In his auspicious debut feature, The Unbelievable Truth, writer-director Hal Hartley fashioned a quirky romance between an ambitious model and a suspected mass murderer who were products of neurotic middle-class families on Long Island. Hartley, who was born and raised in that New York suburban region, returns to the same fertile ground in Trust and confirms his promise as a gifted comic mannerist. The lovers in Trust flaunt their emotional wounds. Maria, played by Truth's ultrasexy Adrienne Shelly, is a selfish high-school student whose out-of-wedlock pregnancy brings on her father's fatal coronary and her mother's decision to throw her out of the house. Maria's swollen belly (the father is a school jock) is a reminder of her guilt. Matthew, played by the smoldering Martin Donovan, is an electronics wiz whose temper is controlled only around his father (John MacKay), a cleanliness fanatic who heaps Daddy Dearest abuse upon Matthew for the slightest hygienic infraction. Matthew's anger is symbolized by the live grenade he carries everywhere.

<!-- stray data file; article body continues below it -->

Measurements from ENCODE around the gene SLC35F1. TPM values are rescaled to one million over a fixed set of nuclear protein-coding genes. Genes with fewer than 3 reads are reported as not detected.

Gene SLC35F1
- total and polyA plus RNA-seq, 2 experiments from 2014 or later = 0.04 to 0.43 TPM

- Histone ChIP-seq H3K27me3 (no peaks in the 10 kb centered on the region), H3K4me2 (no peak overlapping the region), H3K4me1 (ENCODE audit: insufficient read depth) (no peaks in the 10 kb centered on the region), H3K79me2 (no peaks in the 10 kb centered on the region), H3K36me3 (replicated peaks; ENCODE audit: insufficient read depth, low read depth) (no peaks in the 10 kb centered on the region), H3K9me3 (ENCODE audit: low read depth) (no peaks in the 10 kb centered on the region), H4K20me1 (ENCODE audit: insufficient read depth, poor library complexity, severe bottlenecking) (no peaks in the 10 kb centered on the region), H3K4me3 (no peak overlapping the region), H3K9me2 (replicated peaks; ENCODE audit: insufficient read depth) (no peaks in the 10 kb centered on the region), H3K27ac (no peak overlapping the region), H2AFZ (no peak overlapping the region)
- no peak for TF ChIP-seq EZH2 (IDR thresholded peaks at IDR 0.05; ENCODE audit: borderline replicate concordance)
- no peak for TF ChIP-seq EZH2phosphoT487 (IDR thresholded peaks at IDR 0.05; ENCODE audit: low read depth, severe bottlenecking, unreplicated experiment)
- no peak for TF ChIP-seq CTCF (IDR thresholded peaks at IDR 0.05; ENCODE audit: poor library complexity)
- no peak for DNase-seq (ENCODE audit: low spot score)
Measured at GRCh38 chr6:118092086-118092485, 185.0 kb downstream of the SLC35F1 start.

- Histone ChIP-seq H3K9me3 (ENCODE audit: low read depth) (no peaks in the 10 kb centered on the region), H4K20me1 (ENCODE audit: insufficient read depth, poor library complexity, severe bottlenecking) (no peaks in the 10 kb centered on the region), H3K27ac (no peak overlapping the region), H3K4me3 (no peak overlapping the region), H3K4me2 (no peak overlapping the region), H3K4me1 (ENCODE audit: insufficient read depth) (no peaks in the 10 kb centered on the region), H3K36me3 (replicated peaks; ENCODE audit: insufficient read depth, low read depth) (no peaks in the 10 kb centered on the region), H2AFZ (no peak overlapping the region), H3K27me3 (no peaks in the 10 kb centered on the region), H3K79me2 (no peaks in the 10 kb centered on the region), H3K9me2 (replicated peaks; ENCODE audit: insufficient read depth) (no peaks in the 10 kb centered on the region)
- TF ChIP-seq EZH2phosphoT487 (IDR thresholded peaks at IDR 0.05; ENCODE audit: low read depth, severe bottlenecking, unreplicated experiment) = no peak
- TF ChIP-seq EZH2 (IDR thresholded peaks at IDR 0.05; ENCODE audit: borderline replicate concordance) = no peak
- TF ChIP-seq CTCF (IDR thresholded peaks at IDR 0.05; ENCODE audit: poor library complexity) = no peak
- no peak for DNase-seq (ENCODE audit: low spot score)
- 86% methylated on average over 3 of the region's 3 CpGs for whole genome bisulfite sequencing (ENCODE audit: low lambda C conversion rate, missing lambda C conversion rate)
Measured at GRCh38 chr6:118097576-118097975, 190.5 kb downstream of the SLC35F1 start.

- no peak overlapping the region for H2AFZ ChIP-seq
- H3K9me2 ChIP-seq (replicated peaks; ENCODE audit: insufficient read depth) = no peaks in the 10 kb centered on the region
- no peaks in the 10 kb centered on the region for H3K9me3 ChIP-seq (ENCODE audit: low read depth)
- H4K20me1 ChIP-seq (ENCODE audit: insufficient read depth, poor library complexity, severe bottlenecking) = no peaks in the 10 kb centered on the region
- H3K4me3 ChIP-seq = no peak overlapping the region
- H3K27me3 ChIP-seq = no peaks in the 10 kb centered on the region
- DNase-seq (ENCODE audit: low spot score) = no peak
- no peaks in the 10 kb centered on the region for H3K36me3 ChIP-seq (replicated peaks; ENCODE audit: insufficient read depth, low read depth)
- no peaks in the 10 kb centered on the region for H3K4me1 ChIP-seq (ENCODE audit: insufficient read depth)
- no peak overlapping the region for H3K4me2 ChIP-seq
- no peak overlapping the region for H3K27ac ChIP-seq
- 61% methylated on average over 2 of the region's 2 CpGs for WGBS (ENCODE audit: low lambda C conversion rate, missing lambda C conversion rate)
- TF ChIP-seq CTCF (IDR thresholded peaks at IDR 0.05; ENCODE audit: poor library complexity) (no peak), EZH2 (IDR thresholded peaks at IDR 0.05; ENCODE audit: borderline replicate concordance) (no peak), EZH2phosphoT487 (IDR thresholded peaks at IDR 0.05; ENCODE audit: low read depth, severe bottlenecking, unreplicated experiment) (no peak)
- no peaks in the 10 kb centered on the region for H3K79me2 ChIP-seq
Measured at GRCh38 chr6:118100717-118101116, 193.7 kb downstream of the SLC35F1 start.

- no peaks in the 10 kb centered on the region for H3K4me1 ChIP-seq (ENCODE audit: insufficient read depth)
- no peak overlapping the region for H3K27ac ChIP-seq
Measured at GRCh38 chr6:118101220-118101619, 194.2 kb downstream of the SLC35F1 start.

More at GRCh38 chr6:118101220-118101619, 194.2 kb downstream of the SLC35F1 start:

Though Maria and Matthew are an absurdly unlikely match, Shelly and Donovan — both wonderfully appealing — make the relationship credible and touching. What they have is trust, something they try to convince themselves is better than love. What they don't have is family support. Matthew's father calls Maria a "lowlife bitch." Maria's mother, incisively acted by Merritt Nelson, stages a boozing contest with Matthew — though her Scotch is watered — with the winner keeping Maria. These two households, both alike in indignity, form the basis for Hartley's dysfunctional Romeo and Juliet for the Nineties. Within its small, darkly funny range, Trust is an exceptional film that stays alert to the mysteries of love.